In Anita's case, the question would be: "What is the beautiful vision in the name of which they were dragging my sister to the cross?" We don't stop until we find a human need in them that we also have. I did this once with Hitler, and what I imagined is a need for the kind of peace and rest that comes from being surrounded by people like himself. This need is one I see in all of us, even if it's not always present, and doesn't lead most of us to violence. I know for myself how much loneliness I have because I want to find more people that I have that full kind of companionship with. Is this all there is to the phenomenon called Hitler? Clearly not. In addition, there is Hitler's childhood, documented so spectacularly by Alice Miller in For Your Own Good, where I got to understand, for the first and deepest time, what the effects of childhood trauma through extreme violence and shaming can be. There is also the personal and collective shame that he suffered along with others after WWI, and the deep overall wounds around basic dignity and love. It is those wounds that would lead someone to channel so many other needs into violent means, as documented by James Gilligan in Violence, where he points to justice and dignity as core needs that combine to lead to violence. The analysis, each time and for each person or group, needs to be detailed, meticulous, courageous, and unsparing, all while being loving. There's nothing simple about this. I am only saying this: we can always find, if we search deeply enough, human needs similar to our own underneath even the most heinous acts.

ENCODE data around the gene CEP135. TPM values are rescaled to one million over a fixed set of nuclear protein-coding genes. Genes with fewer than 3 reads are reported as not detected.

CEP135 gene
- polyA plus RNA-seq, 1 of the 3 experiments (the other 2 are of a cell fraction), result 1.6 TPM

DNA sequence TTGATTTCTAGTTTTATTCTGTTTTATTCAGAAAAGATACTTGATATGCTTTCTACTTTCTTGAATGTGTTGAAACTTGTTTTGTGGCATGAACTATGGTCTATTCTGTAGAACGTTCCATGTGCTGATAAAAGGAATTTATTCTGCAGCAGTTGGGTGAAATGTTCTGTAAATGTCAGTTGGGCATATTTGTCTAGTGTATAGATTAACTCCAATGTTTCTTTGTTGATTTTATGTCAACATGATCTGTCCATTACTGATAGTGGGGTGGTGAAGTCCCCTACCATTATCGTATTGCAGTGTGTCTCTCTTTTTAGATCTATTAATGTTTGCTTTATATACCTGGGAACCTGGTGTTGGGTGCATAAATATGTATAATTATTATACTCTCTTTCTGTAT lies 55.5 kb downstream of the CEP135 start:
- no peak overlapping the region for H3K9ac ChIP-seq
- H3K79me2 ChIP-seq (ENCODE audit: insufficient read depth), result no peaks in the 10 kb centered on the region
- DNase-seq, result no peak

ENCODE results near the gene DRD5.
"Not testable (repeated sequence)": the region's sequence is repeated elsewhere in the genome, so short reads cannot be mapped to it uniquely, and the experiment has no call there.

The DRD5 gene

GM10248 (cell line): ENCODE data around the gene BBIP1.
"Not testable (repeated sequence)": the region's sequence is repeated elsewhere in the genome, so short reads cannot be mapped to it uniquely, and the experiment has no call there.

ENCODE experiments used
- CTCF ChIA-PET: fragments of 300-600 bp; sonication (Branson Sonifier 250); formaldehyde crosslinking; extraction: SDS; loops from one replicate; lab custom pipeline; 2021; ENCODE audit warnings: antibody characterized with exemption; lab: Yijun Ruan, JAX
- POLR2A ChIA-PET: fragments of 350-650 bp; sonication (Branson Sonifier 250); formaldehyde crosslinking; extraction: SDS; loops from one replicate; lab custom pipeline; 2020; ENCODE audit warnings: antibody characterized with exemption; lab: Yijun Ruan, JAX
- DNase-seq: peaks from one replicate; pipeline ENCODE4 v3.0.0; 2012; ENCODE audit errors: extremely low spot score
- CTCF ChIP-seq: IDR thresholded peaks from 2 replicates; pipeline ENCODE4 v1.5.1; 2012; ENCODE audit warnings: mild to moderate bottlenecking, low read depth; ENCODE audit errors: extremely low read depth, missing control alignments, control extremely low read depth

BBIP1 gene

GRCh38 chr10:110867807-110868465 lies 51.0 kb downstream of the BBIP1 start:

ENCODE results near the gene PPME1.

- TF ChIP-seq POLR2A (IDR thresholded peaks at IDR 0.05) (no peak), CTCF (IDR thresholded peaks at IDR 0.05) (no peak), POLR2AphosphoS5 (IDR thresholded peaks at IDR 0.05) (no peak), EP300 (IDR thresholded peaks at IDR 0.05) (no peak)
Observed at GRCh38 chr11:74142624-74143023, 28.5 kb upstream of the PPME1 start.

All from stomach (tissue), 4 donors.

What, then, could it be for the people from the KKK? What is it that they are protecting so fiercely that they are willing to kill and maim and torture other people? They, and Anita, and all of us are products of patriarchy. We are not all in the same place. There's a significant difference in terms of crossing the line between thoughts and action. Still, I see it as a difference in degree, not in essence. We can still apply the same transformation to their actions as we do to our own: what is the beautiful vision in the name of which they're doing this?
It takes immense discipline to focus in this way, because their actions are so, so difficult to comprehend and imagine from within. Still, this discipline is core to the deep practice of nonviolence. Based on my experience and research, this kind of violence often emerges from humiliation, and thus points me to some version of dignity. In the case of the KKK specifically, I am also imagining freedom of choice as part of what's at the core. If this sounds confusing, I want to name what I am looking at. First, I am looking at the narrow lens of US history. As Michelle Alexander documents in The New Jim Crow, in certain moments of history, such as the end of the Civil War and the Civil Rights legislation, things were imposed on southern white people.